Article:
Reply
    1. E Minor Post author

      What happened is a monster attacked a boy and now that boy is a monster.

      For some reason when it comes to story’s about person hood when said person is now what some would call a monster you compare it to becoming a man/or woman

      So much for metaphors.

      Reply
  8. Boytitan

    The sexual representation is there because ghouls are a representation of vampires pretty much.Actually in fiction ghouls are usually lesser vampires that are brainless and instead of just consuming blood consume most their victim. Anyways vampires are very sexual creatures. Sex is a form of power. The sexuality is in this story but as Ion said your kind of taking it far.Most vampire stories are very sexual but the story still has very little to do with sexual adult hood and a loss of innocence. I lost my virginity a while ago I would still flip my shit if I found out i had to eat humans. Being a active martial artist/boxer I would love the super powers but not at the cost of having to eat people. Also there is the issue with the fact that all other ghouls were at one point dead. They lived full lives then died.

    Reply
    1. E Minor Post author

      Also there is the issue with the fact that all other ghouls were at one point dead. They lived full lives then died.

      With regards to the sexual metaphors, I’m talking mostly about the main character and a bit about Rize, but whatever. Even if the sexual angle only applies to the first episode, I would still stand by what I wrote, because it’s entirely possible that each episode has a certain theme to convey. After they convey it, they move on. So while you may argue, “The rest of the story isn’t like that,” because you have had the luxury of reading the manga — but even then, adaptations can take on new characteristics and thus deserve to stand on their own — I’m not writing about the rest of the story. I’m writing about the first episode, and what it evoked. If I see the same pattern in future episodes, I’ll bring up the sexual angle again. If I see something else, I’ll say something else. You guys are taking one post, however, and extrapolating it, assuming that it is and will be my entire stance on the show. Not only that, I’ve also compared the other characters to yakuza gang members and junkies, but you guys are so fixated on the sexual angle to the point that you guys seem to think the sexual angle is the only thing I wrote. No point even defending myself.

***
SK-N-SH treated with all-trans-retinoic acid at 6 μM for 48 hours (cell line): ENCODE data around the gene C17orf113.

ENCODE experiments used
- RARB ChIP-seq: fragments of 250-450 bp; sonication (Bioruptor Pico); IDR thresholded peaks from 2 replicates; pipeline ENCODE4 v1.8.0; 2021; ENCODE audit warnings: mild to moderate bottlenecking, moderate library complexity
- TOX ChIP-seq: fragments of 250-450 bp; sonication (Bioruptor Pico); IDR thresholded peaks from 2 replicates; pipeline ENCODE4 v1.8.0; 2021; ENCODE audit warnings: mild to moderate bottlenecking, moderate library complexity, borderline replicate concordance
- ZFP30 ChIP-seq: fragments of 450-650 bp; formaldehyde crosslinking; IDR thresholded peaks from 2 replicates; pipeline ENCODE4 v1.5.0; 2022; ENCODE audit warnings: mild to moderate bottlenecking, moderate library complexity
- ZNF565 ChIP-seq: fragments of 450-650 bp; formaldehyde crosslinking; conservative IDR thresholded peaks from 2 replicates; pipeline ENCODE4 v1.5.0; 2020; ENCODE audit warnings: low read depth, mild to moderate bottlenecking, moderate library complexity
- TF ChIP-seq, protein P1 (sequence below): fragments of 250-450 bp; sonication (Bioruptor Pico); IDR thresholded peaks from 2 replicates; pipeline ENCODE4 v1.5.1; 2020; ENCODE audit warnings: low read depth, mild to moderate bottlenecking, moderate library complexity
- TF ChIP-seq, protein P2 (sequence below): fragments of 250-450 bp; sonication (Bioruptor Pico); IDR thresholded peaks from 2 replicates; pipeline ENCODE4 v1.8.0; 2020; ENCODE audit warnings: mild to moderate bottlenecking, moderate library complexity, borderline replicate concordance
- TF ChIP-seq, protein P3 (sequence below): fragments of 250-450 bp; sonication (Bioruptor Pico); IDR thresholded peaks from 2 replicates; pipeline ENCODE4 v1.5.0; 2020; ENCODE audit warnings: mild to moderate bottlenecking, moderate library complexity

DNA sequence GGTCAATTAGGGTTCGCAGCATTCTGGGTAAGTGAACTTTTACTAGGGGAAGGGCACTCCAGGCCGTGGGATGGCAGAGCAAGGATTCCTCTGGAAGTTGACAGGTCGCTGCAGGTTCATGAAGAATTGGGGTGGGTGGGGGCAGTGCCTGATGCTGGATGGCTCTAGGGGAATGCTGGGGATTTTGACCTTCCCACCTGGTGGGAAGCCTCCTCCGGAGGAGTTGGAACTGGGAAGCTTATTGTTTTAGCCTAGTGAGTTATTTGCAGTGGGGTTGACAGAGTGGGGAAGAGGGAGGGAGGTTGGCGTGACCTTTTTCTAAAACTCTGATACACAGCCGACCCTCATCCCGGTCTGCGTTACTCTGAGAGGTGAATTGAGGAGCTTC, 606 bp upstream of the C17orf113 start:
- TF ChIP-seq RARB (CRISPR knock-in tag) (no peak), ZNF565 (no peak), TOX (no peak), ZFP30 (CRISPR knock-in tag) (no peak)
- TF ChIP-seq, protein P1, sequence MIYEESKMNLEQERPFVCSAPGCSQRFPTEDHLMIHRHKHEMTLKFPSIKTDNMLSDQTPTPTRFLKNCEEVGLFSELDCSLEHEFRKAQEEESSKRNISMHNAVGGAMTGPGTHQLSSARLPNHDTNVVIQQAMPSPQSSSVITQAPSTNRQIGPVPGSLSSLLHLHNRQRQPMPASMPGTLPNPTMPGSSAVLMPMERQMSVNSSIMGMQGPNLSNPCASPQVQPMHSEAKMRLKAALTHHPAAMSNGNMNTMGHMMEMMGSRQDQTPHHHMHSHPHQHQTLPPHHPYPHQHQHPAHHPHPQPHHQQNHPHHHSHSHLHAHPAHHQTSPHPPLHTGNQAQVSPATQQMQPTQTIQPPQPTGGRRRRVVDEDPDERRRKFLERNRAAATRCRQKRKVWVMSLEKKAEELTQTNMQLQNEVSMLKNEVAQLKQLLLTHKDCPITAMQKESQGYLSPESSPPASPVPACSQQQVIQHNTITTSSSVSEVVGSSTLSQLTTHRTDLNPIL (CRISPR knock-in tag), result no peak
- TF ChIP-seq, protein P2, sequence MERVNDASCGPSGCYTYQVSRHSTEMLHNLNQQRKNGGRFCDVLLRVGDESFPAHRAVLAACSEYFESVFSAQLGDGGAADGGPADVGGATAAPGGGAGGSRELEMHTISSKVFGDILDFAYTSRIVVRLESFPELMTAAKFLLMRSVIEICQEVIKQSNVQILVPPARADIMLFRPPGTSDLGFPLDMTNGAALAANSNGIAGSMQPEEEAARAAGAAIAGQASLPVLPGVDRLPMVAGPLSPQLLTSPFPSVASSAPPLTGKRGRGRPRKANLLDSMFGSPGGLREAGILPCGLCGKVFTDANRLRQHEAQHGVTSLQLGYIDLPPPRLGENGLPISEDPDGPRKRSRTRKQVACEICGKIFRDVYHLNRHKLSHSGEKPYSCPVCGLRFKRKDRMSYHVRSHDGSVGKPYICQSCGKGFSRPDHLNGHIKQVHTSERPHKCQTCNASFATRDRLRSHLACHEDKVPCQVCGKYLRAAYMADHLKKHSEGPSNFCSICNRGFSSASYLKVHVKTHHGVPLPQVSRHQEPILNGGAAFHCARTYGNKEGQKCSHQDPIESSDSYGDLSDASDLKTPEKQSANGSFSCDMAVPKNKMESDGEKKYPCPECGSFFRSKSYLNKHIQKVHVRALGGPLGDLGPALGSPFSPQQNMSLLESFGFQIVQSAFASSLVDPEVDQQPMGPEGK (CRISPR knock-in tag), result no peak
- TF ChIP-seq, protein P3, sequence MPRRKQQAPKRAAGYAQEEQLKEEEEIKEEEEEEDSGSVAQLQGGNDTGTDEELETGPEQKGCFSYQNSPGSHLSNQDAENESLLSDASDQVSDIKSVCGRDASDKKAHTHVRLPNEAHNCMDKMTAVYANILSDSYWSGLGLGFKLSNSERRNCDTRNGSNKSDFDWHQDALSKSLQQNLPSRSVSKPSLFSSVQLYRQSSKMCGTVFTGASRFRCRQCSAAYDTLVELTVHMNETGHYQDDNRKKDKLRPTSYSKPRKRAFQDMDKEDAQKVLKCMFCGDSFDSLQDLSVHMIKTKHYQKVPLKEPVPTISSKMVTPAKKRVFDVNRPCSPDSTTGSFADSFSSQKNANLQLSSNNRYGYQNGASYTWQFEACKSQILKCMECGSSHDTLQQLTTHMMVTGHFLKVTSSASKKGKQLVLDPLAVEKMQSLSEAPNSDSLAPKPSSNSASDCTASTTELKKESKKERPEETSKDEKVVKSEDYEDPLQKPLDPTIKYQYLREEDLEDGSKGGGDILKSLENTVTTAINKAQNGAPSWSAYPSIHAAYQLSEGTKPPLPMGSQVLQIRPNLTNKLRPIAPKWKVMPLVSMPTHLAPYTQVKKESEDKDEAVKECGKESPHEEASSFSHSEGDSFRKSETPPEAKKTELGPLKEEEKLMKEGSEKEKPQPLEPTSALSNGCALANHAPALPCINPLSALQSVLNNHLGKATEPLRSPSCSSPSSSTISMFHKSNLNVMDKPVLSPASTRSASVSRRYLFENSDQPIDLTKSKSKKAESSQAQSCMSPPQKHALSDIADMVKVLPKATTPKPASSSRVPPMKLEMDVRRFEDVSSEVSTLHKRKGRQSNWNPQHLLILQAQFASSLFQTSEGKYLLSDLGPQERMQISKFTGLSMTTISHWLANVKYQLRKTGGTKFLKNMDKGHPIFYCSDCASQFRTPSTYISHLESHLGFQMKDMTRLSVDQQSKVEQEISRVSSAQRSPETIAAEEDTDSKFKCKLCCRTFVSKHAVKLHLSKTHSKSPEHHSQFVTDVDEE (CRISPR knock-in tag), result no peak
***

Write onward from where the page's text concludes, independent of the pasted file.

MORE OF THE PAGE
Reply
      1. Boytitan

        I haven’t read the manga just vampires and ghouls happen to show up a lot in my areas of interest so I just know a lot about em. I was just saying how sometimes monsters are just sexual to be sexual.Also I sorta get tunnel vision sometimes, I read your whole post but got fixated on one topic of it. Its more so my fault, everyone interpret things different I shouldn’t have jumped on you for interpreting the show different than me.

        Reply
  9. Drasca

    Ahaha, the sex is there, but I never tied it together as a theme like you have. Nice! I hadn’t considered the internal conflict our protagonist experiences as a ghoul as coming of age since ghouls are so inhuman. Taking and accepting ghoul as a next stage of his existence makes a lot more sense than fighting the inevitable since there’s no known cure for ghouls within reach.

    Boy must become a man now, with a creepy predator mother figure that’s half Oedipal complex half seductress. She played him good, even as she got played.

    Reply
  10. Sap

    Actually, when I think about another certain character that might (or not, depending on how far the adaptation goes) appear later in the story, the sex metaphor doesn’t seem that far fetched at all.

    Reply